The Press, September 2012
Is New Zealand the front row forward of the global economy? Are we tough and hardworking but a bit short on the grey matter?
This is often the impression you get when various experts opine on our nation’s ‘lack of productivity’, and that we need to work ‘smarter not harder’.
The statistics seem to support that argument – we have one of the highest average hours worked per capita in OECD (only Iceland is higher and no wonder given their cold climate), with the lowest (bar Greece) for output hour worked.
Of course it’s nonsense, it’s not the ‘dumbness’ of the way we work, but the fact that a lot of the stuff we sell, especially agricultural goods and tourism, doesn’t attract as much income as other outputs. Hence if you divide income generated by hours worked we come out at the wrong end of the productivity spectrum, but don’t try and assert that our tourism operators and farmers need to transform their productivity – they would be competitive with any country.
Instead of sending the whole country on one of those annoying ‘increasing your productivity’ courses, we need to increase the number of firms selling higher value goods, an obvious solution that the Government is intensely focussed on, last week releasing their latest “Building Innovation” report.
The report outlined 50 initiatives aimed at tuning up the country’s innovation engine, especially in the area of increasing government and private sector spending on research and development, with targets of increasing business spend from 0.54 to over 1 per cent of GDP, and Government from 0.6 per cent to 0.8 per cent.
It also confirmed the well-foreshadowed funding of the Advanced Technology Institute, a ‘suped-up’ version of existing crown research institute Industrial Research Limited, which will increase government research and development capability in the hi-tech area.
Appropriately the institute will be named after the well-respected late Sir Paul Callaghan, a pioneering scientist and hi-tech innovator. They have also backed the Institute with a high-powered, quality Board.
Where Building Innovation gets it wrong is its almost exclusive emphasis on the “building”, with too little thought given to the “selling”. I’d love to see another report entitled “selling innovation”.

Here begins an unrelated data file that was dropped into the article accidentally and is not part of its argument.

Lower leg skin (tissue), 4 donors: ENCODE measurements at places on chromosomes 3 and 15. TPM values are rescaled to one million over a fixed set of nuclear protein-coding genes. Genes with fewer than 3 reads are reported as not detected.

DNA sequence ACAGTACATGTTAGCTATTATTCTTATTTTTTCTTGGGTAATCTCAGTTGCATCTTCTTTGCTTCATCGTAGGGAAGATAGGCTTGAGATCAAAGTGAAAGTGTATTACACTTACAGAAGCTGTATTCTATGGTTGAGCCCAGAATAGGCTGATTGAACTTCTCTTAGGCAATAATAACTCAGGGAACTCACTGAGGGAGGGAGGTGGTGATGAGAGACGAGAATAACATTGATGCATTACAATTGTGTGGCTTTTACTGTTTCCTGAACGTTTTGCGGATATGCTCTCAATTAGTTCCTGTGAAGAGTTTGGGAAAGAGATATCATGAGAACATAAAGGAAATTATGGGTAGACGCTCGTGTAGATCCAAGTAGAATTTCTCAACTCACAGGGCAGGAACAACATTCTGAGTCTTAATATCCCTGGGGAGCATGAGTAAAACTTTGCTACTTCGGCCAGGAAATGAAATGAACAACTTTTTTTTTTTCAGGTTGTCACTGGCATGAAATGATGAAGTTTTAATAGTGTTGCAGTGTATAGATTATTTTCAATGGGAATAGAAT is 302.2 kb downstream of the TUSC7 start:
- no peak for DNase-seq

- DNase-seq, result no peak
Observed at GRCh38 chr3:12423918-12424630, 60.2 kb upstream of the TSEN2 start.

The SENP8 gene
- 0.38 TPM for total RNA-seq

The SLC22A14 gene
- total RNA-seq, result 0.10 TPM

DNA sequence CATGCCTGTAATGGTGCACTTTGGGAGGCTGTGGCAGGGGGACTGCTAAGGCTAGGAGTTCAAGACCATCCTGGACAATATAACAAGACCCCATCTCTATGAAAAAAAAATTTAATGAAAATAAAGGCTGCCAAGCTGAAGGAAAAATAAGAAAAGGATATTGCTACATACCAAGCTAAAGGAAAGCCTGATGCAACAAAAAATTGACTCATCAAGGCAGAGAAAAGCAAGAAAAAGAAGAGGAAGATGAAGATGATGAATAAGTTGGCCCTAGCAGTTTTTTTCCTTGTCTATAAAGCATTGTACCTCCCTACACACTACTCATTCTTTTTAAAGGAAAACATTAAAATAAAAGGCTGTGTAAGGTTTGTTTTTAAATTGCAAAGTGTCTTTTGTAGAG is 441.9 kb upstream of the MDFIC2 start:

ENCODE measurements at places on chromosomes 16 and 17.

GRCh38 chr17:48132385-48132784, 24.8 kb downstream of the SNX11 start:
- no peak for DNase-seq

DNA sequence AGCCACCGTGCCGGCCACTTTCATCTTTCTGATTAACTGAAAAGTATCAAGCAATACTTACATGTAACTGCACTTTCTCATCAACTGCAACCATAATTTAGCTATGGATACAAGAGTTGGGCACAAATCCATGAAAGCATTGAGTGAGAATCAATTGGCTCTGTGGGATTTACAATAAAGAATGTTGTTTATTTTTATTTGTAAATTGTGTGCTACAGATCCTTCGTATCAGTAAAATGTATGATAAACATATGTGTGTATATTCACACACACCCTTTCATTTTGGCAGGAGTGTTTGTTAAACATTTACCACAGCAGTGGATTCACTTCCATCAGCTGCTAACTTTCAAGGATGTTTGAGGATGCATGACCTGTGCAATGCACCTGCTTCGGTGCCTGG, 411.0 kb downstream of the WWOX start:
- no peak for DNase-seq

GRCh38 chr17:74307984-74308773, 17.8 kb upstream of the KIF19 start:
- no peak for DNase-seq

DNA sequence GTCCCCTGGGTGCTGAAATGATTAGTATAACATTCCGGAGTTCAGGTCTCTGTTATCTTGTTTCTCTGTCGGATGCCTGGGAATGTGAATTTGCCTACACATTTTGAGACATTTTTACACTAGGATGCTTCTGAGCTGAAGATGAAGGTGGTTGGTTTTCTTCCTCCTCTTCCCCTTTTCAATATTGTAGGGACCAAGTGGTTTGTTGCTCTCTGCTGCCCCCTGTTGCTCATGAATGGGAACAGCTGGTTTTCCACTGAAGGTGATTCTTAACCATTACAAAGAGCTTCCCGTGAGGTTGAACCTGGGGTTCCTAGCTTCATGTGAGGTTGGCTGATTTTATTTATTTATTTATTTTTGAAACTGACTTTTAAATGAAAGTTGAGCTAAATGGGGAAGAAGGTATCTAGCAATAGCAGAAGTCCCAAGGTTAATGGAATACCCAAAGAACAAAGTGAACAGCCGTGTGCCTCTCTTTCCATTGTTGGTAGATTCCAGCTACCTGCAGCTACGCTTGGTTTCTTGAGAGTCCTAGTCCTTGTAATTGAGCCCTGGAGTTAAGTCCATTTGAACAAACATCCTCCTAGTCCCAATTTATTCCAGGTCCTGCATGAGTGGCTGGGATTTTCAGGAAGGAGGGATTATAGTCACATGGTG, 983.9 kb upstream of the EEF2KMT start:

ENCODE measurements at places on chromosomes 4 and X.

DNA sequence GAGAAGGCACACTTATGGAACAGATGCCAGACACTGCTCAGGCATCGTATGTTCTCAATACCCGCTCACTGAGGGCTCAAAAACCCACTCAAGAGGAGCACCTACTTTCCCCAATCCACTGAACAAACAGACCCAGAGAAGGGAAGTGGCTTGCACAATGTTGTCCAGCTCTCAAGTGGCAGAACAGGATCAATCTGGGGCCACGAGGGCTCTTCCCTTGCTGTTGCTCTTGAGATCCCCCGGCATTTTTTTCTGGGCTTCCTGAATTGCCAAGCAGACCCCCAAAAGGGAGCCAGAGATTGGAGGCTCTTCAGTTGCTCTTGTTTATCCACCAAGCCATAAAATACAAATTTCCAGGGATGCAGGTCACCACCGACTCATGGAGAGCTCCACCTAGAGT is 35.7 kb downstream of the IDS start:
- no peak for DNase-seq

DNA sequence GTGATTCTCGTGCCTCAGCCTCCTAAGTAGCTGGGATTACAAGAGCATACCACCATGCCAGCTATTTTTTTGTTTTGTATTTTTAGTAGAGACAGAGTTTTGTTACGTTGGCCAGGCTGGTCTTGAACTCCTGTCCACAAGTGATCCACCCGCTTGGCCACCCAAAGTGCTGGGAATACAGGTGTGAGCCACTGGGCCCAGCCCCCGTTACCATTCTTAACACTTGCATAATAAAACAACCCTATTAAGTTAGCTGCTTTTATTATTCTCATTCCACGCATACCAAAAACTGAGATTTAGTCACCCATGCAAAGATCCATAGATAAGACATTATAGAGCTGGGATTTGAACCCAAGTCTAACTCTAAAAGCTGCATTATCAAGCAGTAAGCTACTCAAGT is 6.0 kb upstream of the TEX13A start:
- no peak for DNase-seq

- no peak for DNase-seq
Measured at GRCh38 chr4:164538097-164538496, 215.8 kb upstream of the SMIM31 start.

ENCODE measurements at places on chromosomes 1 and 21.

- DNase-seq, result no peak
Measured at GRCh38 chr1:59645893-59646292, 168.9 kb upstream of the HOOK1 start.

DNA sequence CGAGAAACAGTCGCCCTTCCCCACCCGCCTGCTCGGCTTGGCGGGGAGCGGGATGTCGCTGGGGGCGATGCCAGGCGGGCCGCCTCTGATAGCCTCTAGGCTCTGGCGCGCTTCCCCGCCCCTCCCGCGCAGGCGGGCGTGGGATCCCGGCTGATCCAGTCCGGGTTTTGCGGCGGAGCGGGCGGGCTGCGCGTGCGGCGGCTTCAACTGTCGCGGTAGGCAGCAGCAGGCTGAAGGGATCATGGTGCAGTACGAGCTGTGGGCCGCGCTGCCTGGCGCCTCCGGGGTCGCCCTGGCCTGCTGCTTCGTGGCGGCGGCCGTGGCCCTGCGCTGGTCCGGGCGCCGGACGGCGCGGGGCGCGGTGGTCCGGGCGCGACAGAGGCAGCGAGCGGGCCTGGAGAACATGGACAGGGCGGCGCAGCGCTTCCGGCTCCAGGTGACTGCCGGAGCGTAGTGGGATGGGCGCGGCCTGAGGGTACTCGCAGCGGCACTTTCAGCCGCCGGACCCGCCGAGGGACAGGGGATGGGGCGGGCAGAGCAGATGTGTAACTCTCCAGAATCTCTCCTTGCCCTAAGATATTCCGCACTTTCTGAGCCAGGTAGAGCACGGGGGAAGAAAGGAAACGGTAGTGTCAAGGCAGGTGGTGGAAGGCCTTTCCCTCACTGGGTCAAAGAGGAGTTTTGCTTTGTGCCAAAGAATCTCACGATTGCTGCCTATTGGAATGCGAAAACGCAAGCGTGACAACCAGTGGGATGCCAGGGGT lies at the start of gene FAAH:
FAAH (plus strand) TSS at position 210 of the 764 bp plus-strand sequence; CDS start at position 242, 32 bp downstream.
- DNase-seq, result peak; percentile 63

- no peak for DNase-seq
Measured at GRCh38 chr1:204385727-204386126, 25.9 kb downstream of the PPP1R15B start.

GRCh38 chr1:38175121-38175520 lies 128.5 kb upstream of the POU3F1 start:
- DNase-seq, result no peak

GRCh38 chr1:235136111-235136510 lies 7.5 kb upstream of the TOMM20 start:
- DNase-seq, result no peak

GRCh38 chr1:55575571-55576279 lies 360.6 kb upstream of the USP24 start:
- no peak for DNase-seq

One line in the document gives it away. “. . . it can be argued that it is the innovative product or service, the intellectual property a firm can bring to bear, that is the real determinant of its success.”
This is not the case at all, and it’s accepted around the world that the innovative idea is not enough. The history of technological innovation time and again bears out the fact that the smartest technology will not necessarily win.
US innovation expert Rob Adams, who recently visited New Zealand, puts it more forcefully, “Somehow there's an urban legend that has denigrated to an obsession that the idea is king; it is what will make or break the new offering. Prepare to be disabused of that notion. Your idea doesn't matter.”
While the “Building Innovation” report mentions ‘innovation’ (183 times) ‘research’ (174), ‘science’ (123); it gives little attention to who might actually want all of these ideas. ‘Marketing’ is not mentioned at all, ‘selling’ once in the introduction and concepts like ‘brands’ (1) and ‘channels’ (1) barely rate attention.
The Government may argue that New Zealand Trade & Enterprise and the private companies they service look after the ‘getting to market’ part.
NZTE do indeed have a lot of capability and knowledge in that area, but the reality is innovation must be exposed very early to the people who might want to pay cash for it. Technology can’t just be developed in isolation then handed over to the market.
It is very rare that an innovation-based product or service will not need to be modified significantly after its first exposure to real customers. Modified not just in form and function, but in all the other stuff wrapped around it – the way it is promoted, priced, sold, delivered, packaged, supported and so on.
A recent article in The Economist reported on a new US initiative designed to improve the passage of ideas from institutions like Universities into real markets.
The I-Corps project “forces researchers to stop fixating on the technology they have developed. New ventures, they are taught, are all about finding customers, what distribution channels to adopt, how to price the product, who to partner with, and more.”
I-Corps is a response to the traditional US model of using a technology transfer office within a university to commercialise innovation, a practice where “licensing revenues have rarely exceeded the costs involved.”
We need to inject some of the same into our innovation process in New Zealand. “Building innovation” is a good start, but we need to see the same smart thinking applied not just to the supply side of innovation, but the demand side too.
That’s what will help us become a truly productive nation, more the canny half-back or clever first five, than the plodding prop.